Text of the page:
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Award of Fees Due to Financial Circumstances

Divorce can often be a very costly process, and for some spouses the costs associated with divorce make obtaining one virtually impossible because they lack the personal financial resources needed to initiate and complete the divorce process. Additionally, many couples who are considering or who are on the brink of divorce have already begun to separate their bank accounts and other financial assets. This situation often leaves the spouse with the more limited earning capacity in the position of not being able to afford an attorney or the other costs associated with initiating or defending a divorce action. Fortunately, for some spouses facing this issue, Georgia law may provide some relief.

When a spouse files a complaint or counterclaim for divorce, he or she may request that the court award them temporary spousal support, temporary child support and interim (temporary) attorney's fees. If you are involved in a divorce action or if you are contemplating seeking a divorce, but you fear you may not be able to afford the total costs associated with the divorce process, your spouse may be ordered by the court to pay your attorney’s fees.

According to O.C.G.A. § 19-6-2:

“The grant of attorney's fees as a part of the expenses of litigation, made at any time during the pendency of the litigation, whether the action is for alimony, divorce and alimony, or contempt of court arising out of either an alimony case or a divorce and alimony case, including but not limited to contempt of court orders involving property division, child custody, and child visitation rights, shall be: Within the sound discretion of the court, except that the court shall consider the financial circumstances of both parties as a part of its determination of the amount of attorney's fees, if any, to be allowed against either party …”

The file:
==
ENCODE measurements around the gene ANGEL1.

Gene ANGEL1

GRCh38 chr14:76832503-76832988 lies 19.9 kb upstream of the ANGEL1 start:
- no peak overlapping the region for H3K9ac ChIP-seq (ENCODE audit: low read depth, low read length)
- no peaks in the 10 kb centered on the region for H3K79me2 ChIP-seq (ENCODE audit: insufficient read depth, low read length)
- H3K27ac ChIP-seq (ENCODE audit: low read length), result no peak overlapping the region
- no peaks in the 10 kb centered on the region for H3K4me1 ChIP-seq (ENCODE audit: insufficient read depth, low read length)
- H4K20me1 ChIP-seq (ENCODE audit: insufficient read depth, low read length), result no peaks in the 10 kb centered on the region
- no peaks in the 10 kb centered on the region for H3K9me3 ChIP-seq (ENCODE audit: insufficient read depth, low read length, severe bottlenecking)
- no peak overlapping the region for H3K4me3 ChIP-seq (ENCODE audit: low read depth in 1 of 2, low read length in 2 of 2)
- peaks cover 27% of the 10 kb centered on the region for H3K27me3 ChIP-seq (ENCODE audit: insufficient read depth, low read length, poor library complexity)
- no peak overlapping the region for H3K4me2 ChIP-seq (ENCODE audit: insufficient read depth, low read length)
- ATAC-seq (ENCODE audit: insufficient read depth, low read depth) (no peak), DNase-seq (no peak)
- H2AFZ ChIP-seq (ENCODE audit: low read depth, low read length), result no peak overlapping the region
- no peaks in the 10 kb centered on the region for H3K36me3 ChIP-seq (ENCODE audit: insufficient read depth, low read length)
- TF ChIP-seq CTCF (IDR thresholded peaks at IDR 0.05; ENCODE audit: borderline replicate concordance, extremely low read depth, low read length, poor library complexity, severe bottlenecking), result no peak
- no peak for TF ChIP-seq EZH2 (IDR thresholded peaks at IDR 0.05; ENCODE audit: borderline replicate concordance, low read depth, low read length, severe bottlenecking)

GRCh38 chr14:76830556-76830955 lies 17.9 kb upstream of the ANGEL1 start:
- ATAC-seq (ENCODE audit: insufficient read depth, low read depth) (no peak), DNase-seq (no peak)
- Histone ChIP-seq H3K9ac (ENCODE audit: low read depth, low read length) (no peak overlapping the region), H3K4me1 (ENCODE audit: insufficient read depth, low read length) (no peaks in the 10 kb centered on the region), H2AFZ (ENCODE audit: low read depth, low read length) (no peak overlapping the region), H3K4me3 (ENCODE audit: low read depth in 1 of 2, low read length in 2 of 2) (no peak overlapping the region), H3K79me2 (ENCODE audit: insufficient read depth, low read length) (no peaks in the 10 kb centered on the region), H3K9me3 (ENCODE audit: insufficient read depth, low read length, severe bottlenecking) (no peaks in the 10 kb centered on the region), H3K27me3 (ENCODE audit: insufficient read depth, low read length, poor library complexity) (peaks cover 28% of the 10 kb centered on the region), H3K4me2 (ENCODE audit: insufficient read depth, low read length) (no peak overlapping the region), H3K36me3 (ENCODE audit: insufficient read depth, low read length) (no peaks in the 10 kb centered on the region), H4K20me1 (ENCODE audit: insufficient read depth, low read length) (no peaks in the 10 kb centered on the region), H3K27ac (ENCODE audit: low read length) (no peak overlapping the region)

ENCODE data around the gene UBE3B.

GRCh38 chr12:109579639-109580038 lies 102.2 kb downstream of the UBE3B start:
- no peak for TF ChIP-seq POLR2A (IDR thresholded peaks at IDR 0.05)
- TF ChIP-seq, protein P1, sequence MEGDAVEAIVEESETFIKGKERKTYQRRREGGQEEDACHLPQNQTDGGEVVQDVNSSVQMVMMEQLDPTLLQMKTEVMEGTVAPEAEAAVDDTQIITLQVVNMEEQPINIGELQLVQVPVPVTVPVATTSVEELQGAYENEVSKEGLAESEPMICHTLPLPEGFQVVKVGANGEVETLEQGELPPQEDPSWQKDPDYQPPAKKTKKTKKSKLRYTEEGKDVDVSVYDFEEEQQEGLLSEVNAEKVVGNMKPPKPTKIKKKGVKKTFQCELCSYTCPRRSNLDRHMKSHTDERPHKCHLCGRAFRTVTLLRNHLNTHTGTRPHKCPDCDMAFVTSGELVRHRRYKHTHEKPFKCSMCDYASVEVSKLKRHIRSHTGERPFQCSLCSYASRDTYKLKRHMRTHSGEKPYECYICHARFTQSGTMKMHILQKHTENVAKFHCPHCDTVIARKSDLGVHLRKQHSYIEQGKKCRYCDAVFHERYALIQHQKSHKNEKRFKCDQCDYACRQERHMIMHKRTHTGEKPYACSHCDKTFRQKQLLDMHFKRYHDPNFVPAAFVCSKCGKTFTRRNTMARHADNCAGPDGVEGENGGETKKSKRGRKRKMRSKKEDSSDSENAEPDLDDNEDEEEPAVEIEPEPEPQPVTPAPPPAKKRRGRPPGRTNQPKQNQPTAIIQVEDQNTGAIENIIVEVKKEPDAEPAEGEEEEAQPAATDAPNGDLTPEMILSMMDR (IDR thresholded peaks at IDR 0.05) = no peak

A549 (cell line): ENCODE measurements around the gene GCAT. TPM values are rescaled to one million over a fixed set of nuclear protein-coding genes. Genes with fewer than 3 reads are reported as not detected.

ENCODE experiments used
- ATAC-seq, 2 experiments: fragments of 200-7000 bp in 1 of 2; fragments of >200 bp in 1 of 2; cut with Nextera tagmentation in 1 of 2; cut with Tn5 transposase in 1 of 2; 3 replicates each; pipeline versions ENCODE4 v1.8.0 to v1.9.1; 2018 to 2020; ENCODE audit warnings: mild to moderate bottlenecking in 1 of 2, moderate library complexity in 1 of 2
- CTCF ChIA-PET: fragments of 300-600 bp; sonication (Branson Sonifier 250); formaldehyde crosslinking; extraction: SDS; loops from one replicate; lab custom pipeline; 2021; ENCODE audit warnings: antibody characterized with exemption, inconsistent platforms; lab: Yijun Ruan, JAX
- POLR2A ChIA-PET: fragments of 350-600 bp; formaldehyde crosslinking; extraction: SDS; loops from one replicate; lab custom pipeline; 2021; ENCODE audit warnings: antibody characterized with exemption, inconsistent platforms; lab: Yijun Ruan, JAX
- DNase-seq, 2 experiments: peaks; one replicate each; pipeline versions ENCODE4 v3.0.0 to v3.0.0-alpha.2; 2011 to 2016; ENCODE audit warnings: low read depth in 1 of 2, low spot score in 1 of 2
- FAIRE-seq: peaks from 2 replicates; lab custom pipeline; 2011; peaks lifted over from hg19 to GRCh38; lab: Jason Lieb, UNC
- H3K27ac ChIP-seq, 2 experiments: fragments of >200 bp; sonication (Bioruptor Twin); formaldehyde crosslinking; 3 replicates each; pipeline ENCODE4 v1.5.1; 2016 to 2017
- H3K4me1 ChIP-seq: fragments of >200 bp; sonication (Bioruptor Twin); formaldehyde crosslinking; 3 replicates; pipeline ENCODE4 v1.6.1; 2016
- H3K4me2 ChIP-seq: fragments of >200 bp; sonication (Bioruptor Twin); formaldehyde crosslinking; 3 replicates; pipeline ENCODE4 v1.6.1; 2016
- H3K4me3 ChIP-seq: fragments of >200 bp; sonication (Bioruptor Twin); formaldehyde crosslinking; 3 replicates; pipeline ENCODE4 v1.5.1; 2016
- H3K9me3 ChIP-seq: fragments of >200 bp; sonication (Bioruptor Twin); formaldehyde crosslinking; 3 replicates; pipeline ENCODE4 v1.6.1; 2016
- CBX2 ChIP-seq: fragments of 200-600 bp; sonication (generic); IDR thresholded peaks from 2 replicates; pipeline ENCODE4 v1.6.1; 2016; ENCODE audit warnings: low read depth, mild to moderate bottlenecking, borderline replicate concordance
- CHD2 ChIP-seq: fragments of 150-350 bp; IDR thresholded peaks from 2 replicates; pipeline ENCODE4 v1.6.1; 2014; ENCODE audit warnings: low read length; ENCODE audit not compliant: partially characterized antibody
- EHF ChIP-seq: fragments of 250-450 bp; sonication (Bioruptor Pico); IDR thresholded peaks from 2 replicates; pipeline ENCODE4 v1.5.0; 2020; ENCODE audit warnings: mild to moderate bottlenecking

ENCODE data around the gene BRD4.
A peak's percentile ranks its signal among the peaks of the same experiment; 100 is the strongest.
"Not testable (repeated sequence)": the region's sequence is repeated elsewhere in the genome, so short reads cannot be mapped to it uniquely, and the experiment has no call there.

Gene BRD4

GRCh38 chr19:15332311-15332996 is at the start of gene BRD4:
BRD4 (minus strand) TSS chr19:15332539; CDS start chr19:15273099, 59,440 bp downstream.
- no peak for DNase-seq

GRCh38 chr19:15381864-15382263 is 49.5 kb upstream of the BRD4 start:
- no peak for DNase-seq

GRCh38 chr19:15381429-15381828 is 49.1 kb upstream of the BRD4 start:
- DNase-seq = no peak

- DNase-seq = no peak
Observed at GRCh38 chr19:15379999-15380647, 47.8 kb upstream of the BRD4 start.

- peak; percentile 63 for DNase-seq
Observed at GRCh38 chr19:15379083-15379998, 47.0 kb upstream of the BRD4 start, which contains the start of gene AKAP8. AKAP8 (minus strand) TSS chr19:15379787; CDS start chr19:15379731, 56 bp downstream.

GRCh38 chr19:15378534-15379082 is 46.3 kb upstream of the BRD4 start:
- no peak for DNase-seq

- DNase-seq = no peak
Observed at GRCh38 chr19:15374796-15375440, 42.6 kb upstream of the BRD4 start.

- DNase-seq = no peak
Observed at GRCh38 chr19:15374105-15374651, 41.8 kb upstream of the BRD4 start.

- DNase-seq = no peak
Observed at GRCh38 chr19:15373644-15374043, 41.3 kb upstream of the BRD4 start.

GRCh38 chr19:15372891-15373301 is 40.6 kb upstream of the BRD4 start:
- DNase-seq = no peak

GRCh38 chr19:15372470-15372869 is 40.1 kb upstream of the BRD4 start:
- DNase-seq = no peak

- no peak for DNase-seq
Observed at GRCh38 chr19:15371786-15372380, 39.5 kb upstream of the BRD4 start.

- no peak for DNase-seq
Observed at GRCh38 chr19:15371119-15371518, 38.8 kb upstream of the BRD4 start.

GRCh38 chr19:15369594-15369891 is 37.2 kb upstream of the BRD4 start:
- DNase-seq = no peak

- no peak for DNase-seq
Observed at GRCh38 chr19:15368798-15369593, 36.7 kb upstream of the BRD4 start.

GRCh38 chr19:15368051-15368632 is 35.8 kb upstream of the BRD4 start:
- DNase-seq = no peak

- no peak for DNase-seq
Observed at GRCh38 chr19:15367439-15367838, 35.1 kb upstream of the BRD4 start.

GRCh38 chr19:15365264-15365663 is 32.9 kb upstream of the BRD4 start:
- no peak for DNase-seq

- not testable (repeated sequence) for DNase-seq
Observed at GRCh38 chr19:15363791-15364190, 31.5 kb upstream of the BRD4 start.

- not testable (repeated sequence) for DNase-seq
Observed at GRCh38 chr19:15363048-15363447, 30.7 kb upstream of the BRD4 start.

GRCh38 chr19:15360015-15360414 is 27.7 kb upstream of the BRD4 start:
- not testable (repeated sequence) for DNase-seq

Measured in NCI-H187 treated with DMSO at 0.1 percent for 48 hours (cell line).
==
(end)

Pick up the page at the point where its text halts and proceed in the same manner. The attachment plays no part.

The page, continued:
O.C.G.A. § 19-6-2 (a)(1).  The purpose of this statute “is to ensure effective representation of both spouses so that all issues can be fully and fairly resolved.” Johnson v. Johnson, 260 Ga. 443 (1990)(citing  Blanchet v. Blanchet, 251 Ga. 379, 380-81 (1983)). See also Brady v. Brady, 228 Ga. 617, 618 (1972)(holding that “the allowance for attorney's fees should be sufficient to insure to the [spouse] proper legal representation by a competent attorney…”). In other words, the purpose of this law allowing the award of attorney’s fees to one spouse is to ensure that no spouse is unfairly prejudiced in a divorce matter because of his or her inability to afford effective representation.

Please note that temporary attorney’s fees are not awarded in every divorce case and a judge’s decision whether to grant temporary attorney’s fees to a spouse depends on the facts and circumstances of each case.

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